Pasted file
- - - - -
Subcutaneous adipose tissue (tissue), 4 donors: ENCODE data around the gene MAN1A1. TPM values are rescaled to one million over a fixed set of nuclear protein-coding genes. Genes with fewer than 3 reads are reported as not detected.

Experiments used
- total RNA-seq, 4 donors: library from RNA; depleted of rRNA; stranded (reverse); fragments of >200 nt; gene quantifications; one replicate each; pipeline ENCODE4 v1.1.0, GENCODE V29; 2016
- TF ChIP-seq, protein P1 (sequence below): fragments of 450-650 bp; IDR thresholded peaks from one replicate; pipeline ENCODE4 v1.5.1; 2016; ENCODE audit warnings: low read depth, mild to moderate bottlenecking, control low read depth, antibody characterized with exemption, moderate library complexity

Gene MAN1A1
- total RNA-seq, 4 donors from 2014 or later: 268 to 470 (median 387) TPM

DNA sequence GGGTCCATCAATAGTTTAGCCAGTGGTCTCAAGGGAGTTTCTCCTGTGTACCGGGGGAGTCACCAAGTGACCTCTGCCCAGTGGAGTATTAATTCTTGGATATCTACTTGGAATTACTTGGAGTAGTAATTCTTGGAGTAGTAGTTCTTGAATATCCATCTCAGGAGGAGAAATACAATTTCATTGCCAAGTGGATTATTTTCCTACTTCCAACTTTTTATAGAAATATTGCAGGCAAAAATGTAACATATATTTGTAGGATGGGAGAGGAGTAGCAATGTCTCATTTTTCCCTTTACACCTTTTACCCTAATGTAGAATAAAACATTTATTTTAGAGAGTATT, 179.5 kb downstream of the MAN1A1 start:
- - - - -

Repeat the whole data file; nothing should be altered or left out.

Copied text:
Subcutaneous adipose tissue (tissue), 4 donors: ENCODE data around the gene MAN1A1. TPM values are rescaled to one million over a fixed set of nuclear protein-coding genes. Genes with fewer than 3 reads are reported as not detected.

Experiments used
- total RNA-seq, 4 donors: library from RNA; depleted of rRNA; stranded (reverse); fragments of >200 nt; gene quantifications; one replicate each; pipeline ENCODE4 v1.1.0, GENCODE V29; 2016
- TF ChIP-seq, protein P1 (sequence below): fragments of 450-650 bp; IDR thresholded peaks from one replicate; pipeline ENCODE4 v1.5.1; 2016; ENCODE audit warnings: low read depth, mild to moderate bottlenecking, control low read depth, antibody characterized with exemption, moderate library complexity

Gene MAN1A1
- total RNA-seq, 4 donors from 2014 or later: 268 to 470 (median 387) TPM

DNA sequence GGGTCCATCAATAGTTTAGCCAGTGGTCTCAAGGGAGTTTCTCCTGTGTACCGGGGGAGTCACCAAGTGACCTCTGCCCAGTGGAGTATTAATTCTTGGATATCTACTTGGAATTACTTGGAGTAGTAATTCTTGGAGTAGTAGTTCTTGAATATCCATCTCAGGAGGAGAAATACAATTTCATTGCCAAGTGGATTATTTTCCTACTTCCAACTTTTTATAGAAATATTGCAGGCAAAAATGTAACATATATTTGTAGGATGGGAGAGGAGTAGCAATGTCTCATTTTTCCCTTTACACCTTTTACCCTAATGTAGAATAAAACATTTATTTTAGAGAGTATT, 179.5 kb downstream of the MAN1A1 start: